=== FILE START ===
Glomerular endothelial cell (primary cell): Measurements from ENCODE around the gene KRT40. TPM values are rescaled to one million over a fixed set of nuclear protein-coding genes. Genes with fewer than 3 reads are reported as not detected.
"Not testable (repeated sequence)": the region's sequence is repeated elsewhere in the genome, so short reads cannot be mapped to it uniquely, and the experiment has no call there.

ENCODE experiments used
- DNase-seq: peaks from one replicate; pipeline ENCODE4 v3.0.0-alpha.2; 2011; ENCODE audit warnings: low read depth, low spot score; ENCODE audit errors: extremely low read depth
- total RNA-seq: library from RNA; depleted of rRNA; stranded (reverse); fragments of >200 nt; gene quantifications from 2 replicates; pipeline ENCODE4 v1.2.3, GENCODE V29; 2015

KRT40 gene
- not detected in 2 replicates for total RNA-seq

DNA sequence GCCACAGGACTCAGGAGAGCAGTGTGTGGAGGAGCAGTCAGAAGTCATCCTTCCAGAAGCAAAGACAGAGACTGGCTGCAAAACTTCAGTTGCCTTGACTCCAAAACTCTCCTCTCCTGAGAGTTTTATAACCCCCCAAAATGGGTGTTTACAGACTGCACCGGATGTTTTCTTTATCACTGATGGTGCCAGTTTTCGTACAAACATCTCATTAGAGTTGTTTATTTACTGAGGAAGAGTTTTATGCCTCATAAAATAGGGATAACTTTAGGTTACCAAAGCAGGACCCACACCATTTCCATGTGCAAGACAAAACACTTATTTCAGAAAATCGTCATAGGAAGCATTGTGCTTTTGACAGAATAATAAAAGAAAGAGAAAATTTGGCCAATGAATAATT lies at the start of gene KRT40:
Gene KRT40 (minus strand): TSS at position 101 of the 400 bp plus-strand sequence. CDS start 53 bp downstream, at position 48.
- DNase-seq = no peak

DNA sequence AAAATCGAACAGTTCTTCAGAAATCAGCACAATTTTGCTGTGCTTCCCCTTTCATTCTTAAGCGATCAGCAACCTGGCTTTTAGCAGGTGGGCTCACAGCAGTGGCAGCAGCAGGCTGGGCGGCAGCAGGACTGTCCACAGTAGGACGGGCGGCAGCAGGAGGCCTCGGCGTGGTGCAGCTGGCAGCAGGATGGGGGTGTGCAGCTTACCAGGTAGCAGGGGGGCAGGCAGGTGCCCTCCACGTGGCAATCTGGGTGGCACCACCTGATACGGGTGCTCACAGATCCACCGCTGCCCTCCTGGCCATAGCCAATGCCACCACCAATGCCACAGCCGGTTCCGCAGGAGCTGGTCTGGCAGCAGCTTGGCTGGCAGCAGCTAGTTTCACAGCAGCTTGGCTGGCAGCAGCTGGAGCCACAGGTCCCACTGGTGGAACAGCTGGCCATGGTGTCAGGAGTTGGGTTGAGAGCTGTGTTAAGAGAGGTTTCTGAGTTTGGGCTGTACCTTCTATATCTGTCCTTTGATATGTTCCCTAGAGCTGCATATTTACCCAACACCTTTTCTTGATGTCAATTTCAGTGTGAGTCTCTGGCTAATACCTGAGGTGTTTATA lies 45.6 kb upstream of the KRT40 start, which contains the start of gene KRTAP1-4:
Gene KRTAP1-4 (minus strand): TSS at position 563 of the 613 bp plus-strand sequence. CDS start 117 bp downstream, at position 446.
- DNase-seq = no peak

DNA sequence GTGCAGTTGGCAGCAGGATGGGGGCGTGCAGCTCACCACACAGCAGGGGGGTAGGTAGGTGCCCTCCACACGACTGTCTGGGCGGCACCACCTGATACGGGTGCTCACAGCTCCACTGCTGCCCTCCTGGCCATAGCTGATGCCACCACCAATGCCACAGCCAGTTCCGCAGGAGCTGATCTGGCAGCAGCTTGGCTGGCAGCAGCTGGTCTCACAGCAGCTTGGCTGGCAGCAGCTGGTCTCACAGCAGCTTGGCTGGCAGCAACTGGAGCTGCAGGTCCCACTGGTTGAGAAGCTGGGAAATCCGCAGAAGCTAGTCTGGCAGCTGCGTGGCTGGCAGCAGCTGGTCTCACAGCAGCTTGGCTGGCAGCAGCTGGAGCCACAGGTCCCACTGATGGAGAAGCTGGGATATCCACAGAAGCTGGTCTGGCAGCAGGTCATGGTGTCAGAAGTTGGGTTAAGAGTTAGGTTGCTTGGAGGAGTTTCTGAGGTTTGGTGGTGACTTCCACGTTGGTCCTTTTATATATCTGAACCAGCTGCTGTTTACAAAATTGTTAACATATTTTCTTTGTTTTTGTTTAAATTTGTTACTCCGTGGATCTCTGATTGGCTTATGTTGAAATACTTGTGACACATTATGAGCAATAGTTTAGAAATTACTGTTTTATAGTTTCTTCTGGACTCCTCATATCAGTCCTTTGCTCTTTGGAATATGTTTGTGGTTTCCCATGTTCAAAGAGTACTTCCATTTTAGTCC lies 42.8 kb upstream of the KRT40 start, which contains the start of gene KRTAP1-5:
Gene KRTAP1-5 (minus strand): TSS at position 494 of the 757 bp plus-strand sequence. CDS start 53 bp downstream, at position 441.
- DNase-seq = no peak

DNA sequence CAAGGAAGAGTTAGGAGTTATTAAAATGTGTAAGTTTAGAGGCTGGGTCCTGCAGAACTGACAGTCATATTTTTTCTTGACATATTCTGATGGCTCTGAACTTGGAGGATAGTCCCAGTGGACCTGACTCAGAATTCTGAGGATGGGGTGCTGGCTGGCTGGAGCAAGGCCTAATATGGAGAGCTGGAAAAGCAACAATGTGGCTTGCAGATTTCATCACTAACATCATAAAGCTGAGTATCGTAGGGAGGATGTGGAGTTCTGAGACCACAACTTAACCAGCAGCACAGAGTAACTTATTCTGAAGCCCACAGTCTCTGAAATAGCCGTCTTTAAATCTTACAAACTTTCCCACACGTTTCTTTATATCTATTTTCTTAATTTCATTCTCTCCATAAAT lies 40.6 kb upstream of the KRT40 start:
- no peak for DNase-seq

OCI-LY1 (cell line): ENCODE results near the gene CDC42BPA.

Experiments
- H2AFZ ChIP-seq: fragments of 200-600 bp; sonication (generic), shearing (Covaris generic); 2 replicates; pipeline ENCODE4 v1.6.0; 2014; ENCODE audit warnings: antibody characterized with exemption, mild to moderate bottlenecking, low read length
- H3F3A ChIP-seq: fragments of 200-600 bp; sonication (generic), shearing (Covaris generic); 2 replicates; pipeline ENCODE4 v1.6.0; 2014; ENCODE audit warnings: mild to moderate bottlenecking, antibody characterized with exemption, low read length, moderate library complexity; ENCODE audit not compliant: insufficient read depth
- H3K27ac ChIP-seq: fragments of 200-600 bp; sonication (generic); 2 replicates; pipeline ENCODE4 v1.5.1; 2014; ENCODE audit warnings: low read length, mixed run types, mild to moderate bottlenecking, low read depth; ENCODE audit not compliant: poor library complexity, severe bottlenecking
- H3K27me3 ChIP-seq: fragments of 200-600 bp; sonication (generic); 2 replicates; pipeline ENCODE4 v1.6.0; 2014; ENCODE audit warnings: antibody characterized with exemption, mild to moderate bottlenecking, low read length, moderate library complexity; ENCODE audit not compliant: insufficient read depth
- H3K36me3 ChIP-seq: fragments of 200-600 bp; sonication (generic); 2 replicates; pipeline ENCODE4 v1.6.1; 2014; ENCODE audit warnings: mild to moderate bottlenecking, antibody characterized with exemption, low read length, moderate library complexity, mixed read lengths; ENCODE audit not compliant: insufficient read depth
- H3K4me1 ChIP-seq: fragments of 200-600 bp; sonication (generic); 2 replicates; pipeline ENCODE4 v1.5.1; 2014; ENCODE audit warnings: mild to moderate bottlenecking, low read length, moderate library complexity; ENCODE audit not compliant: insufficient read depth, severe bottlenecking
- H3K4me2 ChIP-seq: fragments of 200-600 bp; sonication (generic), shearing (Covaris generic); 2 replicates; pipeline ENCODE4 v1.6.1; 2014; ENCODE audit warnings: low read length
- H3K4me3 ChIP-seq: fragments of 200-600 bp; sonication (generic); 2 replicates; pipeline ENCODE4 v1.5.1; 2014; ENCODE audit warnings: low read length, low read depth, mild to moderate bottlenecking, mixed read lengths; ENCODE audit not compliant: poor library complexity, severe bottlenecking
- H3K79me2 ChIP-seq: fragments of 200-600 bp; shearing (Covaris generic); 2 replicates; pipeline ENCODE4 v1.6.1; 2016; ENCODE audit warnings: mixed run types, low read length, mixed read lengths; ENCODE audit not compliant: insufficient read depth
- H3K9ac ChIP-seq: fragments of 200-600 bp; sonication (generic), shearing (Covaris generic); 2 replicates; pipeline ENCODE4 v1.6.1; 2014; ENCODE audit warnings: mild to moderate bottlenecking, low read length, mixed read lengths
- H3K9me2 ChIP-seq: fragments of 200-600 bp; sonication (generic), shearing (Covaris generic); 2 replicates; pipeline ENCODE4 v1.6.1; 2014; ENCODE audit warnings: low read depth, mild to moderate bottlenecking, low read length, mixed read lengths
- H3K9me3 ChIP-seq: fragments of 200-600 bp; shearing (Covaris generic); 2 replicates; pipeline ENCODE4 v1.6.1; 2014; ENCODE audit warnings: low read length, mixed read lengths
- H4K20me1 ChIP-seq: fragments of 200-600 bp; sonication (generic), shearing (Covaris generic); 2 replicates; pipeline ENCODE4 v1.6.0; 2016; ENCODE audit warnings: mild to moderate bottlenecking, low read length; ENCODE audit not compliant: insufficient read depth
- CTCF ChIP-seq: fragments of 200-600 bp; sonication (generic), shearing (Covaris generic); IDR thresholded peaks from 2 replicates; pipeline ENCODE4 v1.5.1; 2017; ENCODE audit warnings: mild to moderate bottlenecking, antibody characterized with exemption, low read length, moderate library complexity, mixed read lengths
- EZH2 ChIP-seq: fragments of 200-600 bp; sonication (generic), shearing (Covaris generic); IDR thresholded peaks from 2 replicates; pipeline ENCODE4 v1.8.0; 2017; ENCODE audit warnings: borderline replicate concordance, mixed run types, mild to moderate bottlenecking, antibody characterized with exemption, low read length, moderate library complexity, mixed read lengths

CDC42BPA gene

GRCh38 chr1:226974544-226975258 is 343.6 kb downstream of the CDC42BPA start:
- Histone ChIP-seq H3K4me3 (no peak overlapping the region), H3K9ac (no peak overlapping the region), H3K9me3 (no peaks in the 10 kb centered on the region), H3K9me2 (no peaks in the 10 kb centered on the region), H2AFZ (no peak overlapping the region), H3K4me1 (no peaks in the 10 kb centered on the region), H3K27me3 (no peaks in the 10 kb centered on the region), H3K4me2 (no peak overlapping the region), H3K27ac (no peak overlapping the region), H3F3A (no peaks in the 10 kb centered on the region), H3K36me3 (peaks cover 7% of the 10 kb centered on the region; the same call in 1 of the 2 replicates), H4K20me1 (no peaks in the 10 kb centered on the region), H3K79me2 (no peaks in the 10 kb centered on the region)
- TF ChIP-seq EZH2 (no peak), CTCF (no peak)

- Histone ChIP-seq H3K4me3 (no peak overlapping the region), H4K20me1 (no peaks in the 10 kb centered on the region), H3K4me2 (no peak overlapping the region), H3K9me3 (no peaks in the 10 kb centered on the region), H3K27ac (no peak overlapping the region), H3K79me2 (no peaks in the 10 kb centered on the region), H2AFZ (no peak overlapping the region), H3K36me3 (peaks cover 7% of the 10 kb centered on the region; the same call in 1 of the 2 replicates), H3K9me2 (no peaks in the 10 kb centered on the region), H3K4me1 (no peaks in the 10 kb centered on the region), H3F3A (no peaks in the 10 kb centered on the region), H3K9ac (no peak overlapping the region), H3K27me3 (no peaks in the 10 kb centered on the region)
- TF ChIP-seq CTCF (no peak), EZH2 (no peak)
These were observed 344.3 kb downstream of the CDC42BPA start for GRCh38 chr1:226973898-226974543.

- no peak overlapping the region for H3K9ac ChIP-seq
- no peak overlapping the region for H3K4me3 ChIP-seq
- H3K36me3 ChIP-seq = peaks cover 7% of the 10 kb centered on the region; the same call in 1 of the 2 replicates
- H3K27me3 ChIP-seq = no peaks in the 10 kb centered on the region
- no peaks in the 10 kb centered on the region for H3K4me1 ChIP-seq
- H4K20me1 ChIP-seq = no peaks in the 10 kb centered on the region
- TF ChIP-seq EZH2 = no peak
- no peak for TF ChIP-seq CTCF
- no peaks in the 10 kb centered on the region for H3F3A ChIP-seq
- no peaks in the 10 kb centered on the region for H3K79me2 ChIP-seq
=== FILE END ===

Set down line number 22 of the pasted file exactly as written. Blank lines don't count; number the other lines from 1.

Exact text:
- H3F3A ChIP-seq: fragments of 200-600 bp; sonication (generic), shearing (Covaris generic); 2 replicates; pipeline ENCODE4 v1.6.0; 2014; ENCODE audit warnings: mild to moderate bottlenecking, antibody characterized with exemption, low read length, moderate library complexity; ENCODE audit not compliant: insufficient read depth